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Is PMS just about emotions?

Premenstrual syndrome is typically a mix of symptoms, that occurs between ovulation and a period. It is extremely common, about 90% of menstruating women go through it. What causes PMS is not clear but it most likely involves the change of hormones before a menstrual cycle. Its self-diagnosable symptoms are fatigue, tender breasts, irritability, mood swings and depression. I go through weight gain, heavy bloating and severe pain in my lower back. All these symptoms affect my behaviour and my mood so much so that I end up experiencing Diarrhoea and migraines as well.

PMS’ evil step sister PMDD, premenstrual dysphoric disorder involves heightened symptoms. While about 75 per cent of women experience PMS at some point in their lives, PMDD affects only 3 to 8 per cent of women. Many people have not even heard of this disorder, and those who have heard of it have trouble understanding the severity of it, likening it to run-of-the-mill PMS. PMS usually starts around day 14 and ends 7 days after the start of a period. Mainly symptoms are moderate but sometimes the severity of symptoms differs depending on the month and the individual.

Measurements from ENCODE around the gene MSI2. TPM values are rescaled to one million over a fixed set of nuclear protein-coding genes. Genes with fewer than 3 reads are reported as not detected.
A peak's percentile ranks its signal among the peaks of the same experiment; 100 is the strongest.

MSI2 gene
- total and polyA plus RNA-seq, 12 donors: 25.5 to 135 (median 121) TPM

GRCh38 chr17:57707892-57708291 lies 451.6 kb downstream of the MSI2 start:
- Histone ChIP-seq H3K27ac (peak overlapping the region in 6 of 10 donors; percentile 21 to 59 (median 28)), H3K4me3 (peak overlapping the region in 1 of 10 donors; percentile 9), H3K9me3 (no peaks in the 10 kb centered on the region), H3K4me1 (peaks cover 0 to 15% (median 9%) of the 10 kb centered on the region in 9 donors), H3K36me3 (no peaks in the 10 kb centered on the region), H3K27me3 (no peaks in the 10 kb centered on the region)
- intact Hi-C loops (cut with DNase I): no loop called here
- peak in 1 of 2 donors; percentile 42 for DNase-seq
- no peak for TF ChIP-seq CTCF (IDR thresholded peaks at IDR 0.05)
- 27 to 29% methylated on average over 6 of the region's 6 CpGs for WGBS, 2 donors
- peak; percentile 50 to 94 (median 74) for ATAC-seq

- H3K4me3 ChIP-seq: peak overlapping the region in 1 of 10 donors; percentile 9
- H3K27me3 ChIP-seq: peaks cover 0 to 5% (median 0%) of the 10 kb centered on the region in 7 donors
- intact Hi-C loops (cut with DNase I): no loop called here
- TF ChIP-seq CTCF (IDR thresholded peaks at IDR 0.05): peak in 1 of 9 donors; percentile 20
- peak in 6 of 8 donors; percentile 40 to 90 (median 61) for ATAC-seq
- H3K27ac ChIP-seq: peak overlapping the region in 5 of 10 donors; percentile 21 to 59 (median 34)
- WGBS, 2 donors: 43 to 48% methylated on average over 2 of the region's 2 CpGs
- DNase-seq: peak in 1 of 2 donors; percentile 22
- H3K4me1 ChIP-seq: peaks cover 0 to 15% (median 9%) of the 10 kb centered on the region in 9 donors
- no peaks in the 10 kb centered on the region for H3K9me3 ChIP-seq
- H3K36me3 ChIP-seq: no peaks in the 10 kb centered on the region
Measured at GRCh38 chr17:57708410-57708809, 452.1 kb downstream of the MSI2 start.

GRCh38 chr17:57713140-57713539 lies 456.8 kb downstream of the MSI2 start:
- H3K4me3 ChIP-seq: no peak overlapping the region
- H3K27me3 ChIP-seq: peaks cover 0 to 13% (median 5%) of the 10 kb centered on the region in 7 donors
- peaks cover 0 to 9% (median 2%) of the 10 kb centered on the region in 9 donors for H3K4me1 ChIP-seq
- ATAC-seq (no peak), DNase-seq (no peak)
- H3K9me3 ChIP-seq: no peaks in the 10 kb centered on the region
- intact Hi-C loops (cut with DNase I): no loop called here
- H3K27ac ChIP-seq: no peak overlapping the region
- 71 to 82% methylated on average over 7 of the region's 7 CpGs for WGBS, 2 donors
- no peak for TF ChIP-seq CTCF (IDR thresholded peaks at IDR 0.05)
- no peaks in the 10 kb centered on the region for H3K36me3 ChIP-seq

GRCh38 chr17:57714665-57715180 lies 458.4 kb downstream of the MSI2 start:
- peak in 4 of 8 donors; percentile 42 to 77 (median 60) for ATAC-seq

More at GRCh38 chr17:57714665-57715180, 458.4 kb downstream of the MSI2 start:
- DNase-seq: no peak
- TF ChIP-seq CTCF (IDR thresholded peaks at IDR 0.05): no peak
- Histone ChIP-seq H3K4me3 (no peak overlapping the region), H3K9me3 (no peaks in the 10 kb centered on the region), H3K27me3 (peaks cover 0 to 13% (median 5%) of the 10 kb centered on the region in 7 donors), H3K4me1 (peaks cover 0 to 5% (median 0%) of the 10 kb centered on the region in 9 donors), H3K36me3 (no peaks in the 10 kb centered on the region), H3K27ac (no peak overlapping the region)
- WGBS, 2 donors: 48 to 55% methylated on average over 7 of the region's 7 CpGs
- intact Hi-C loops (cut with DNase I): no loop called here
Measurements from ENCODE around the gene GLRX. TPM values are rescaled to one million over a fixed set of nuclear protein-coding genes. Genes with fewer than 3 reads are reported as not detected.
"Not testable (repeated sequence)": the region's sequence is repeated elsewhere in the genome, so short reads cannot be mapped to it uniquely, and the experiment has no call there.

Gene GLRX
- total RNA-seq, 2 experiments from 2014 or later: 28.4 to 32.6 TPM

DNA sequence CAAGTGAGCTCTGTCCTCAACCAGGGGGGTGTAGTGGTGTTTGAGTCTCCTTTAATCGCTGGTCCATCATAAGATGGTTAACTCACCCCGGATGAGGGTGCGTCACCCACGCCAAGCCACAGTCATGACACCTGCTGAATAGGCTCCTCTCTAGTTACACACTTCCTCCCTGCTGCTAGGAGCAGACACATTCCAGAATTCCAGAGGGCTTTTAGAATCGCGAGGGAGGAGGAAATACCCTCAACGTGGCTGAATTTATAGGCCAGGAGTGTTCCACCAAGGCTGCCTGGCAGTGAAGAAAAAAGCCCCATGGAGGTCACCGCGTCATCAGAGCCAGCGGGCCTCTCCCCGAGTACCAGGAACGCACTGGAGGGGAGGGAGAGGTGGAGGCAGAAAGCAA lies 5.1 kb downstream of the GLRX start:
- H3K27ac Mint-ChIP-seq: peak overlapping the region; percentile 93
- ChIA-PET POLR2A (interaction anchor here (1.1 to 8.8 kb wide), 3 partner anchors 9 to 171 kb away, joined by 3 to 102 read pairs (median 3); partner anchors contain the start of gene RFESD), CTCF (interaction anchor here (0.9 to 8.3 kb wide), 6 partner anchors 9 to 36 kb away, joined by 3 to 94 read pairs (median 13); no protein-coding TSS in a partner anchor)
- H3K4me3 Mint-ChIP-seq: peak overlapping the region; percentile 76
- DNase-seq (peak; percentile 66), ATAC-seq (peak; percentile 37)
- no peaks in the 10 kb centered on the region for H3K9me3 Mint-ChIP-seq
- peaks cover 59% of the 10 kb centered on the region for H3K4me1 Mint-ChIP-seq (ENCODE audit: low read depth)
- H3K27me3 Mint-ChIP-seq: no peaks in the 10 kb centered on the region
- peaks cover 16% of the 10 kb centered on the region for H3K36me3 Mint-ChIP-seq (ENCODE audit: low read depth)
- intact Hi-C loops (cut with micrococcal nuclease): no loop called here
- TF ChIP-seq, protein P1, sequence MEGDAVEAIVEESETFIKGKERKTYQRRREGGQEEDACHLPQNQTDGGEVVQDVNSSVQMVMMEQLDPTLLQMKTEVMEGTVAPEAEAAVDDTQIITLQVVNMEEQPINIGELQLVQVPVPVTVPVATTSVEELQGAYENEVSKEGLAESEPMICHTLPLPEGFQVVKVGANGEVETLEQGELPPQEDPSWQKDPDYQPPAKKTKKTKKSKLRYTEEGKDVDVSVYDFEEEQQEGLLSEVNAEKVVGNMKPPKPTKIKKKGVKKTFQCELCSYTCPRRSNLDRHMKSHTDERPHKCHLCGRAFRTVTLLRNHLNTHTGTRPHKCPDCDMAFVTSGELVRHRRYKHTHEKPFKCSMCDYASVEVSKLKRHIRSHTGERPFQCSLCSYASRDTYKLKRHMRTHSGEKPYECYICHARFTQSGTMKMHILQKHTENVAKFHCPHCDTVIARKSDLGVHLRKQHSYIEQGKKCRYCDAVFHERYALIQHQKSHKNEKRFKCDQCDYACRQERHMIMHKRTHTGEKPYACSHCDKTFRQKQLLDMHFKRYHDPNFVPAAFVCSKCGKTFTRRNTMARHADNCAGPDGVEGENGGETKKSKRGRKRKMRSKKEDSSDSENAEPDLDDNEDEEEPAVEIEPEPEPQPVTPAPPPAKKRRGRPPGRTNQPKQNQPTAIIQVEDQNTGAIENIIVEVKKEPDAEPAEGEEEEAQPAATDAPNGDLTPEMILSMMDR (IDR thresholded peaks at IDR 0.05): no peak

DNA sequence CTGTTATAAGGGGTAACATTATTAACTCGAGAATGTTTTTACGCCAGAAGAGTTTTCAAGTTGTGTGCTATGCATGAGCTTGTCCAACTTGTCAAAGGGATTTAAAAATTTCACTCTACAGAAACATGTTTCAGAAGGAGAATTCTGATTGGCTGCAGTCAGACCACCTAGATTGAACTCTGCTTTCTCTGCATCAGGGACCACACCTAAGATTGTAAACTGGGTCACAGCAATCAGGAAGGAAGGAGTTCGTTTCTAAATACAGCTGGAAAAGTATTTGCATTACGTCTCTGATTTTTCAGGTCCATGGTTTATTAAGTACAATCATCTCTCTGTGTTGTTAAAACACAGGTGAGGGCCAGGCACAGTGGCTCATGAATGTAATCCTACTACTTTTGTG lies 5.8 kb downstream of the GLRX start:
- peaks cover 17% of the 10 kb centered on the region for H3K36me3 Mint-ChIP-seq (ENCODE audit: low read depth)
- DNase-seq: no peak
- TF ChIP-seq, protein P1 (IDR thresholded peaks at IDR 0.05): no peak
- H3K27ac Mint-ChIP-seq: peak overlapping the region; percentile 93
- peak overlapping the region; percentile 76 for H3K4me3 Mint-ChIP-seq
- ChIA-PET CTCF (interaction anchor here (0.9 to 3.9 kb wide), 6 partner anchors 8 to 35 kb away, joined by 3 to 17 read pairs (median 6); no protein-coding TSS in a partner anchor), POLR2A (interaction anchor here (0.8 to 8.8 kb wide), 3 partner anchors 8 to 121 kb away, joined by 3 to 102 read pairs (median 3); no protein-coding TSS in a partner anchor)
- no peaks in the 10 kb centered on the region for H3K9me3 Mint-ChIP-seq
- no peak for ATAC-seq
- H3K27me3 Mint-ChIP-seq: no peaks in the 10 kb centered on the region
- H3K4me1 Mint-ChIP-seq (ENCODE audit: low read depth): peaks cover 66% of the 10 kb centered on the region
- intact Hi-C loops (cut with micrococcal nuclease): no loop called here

Associated conditions include:

• Dysmenorrhea

• Major depressive disorder

• Seasonal affective disorder

• Generalized anxiety disorder

The symptoms of PMS include:

• Abdominal pain

• Abdominal bloating

• Tender breasts

• Acne

• Food cravings, especially for sweets

• Constipation

• Diarrhoea

• Headaches

• Sensitivity to light or sound

• Fatigue

• Irritability

• Changes in sleep patterns

• Anxiety

• Depression

• Sadness

• Emotional outbursts

It is common for most women to go through PMS. I will share an anecdote here; I go through severe pain and anxiety before my periods which is why I feel extremely emotional and take rest sometimes. I have heard people say that “oh you’re just PMSing, this is not serious!" This blog is to put light on the fact that premenstrual syndrome is a medical disorder. This is a hormonal issue that most women go through every month. It is important to be considerate to the women around and to not leave any "sexist" remarks.


PMS (Premenstrual Syndrome) Medically reviewed by Chris Kapp, M.D. — Written by Valencia Higuera — Updated on May 11, 2019. Healthline. Premenstrual Syndrome (PMS) •Medical Author: Melissa Conrad Stöppler, MD •Medical Editor: William C. Shiel Jr., MD, FACP, FACR, Medically Reviewed on 1/15/2020. PMS vs. PMDD: Is it PMS or something more serious? Jun 23, 2020, By Ashley Laderer.

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